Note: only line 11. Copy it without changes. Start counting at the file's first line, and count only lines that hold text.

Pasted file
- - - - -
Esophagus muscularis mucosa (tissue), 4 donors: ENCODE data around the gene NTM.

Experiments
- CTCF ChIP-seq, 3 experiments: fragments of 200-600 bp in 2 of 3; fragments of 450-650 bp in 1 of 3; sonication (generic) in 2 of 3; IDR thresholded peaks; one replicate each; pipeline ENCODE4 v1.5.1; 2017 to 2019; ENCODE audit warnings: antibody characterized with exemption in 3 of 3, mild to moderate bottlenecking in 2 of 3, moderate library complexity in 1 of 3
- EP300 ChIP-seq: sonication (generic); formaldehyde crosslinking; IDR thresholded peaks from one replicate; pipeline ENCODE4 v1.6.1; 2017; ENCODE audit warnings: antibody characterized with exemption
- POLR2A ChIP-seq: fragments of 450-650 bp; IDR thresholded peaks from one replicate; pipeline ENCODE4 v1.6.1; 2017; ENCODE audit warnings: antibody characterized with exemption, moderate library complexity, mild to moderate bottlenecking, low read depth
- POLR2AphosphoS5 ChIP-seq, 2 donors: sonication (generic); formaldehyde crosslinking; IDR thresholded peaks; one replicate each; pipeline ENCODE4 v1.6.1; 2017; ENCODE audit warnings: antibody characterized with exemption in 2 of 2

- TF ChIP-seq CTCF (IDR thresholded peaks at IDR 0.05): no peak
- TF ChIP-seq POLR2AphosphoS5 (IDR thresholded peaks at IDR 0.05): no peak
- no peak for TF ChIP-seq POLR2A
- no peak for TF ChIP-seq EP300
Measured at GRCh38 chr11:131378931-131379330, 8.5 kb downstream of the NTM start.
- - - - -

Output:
Measured at GRCh38 chr11:131378931-131379330, 8.5 kb downstream of the NTM start.